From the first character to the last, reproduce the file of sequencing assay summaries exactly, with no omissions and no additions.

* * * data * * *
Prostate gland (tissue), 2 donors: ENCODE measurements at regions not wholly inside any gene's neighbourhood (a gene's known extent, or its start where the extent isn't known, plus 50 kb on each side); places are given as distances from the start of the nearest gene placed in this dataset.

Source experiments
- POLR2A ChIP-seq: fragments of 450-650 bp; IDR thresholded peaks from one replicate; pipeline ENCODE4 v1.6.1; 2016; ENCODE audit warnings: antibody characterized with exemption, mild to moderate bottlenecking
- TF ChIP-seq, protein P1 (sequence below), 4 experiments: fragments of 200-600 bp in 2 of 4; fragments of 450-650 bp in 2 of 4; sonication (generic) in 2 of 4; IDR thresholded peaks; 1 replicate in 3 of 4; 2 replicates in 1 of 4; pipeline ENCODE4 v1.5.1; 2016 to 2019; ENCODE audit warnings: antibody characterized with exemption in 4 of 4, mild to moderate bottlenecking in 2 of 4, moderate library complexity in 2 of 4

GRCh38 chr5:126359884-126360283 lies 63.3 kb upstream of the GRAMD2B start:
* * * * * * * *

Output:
Prostate gland (tissue), 2 donors: ENCODE measurements at regions not wholly inside any gene's neighbourhood (a gene's known extent, or its start where the extent isn't known, plus 50 kb on each side); places are given as distances from the start of the nearest gene placed in this dataset.

Source experiments
- POLR2A ChIP-seq: fragments of 450-650 bp; IDR thresholded peaks from one replicate; pipeline ENCODE4 v1.6.1; 2016; ENCODE audit warnings: antibody characterized with exemption, mild to moderate bottlenecking
- TF ChIP-seq, protein P1 (sequence below), 4 experiments: fragments of 200-600 bp in 2 of 4; fragments of 450-650 bp in 2 of 4; sonication (generic) in 2 of 4; IDR thresholded peaks; 1 replicate in 3 of 4; 2 replicates in 1 of 4; pipeline ENCODE4 v1.5.1; 2016 to 2019; ENCODE audit warnings: antibody characterized with exemption in 4 of 4, mild to moderate bottlenecking in 2 of 4, moderate library complexity in 2 of 4

GRCh38 chr5:126359884-126360283 lies 63.3 kb upstream of the GRAMD2B start: